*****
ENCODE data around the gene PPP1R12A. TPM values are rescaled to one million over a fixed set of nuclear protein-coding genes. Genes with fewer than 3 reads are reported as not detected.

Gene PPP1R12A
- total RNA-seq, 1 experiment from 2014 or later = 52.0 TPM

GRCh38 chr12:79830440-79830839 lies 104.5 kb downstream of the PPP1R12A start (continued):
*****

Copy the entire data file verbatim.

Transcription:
ENCODE data around the gene PPP1R12A. TPM values are rescaled to one million over a fixed set of nuclear protein-coding genes. Genes with fewer than 3 reads are reported as not detected.

Gene PPP1R12A
- total RNA-seq, 1 experiment from 2014 or later = 52.0 TPM

GRCh38 chr12:79830440-79830839 lies 104.5 kb downstream of the PPP1R12A start (continued):